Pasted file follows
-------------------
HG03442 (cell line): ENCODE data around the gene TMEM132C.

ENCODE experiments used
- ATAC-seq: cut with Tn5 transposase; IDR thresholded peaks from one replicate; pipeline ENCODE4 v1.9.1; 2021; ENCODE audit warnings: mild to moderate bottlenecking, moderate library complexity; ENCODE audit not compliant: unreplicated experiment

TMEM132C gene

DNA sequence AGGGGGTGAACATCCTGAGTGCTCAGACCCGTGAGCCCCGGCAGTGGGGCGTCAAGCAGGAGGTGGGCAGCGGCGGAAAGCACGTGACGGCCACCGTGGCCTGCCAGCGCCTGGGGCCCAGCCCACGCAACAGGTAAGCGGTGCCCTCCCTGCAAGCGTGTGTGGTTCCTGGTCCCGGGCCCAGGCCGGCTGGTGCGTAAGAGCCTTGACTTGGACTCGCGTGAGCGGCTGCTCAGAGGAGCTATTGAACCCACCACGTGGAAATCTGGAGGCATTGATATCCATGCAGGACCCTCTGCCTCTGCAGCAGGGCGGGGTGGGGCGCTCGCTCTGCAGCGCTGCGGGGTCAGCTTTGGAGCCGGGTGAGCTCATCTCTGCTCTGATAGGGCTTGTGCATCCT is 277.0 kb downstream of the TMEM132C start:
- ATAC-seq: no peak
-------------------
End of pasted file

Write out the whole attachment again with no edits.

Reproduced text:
HG03442 (cell line): ENCODE data around the gene TMEM132C.

ENCODE experiments used
- ATAC-seq: cut with Tn5 transposase; IDR thresholded peaks from one replicate; pipeline ENCODE4 v1.9.1; 2021; ENCODE audit warnings: mild to moderate bottlenecking, moderate library complexity; ENCODE audit not compliant: unreplicated experiment

TMEM132C gene

DNA sequence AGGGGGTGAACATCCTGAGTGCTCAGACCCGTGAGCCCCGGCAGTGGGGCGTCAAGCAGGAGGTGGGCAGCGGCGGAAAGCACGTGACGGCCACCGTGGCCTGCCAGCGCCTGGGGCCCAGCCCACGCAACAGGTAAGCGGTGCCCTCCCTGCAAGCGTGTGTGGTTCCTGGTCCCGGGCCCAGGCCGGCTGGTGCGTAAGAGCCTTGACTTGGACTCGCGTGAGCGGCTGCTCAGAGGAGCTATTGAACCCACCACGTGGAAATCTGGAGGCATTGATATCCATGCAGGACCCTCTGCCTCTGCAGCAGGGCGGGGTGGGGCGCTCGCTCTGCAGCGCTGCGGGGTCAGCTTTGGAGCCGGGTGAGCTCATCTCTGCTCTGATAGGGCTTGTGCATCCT is 277.0 kb downstream of the TMEM132C start:
- ATAC-seq: no peak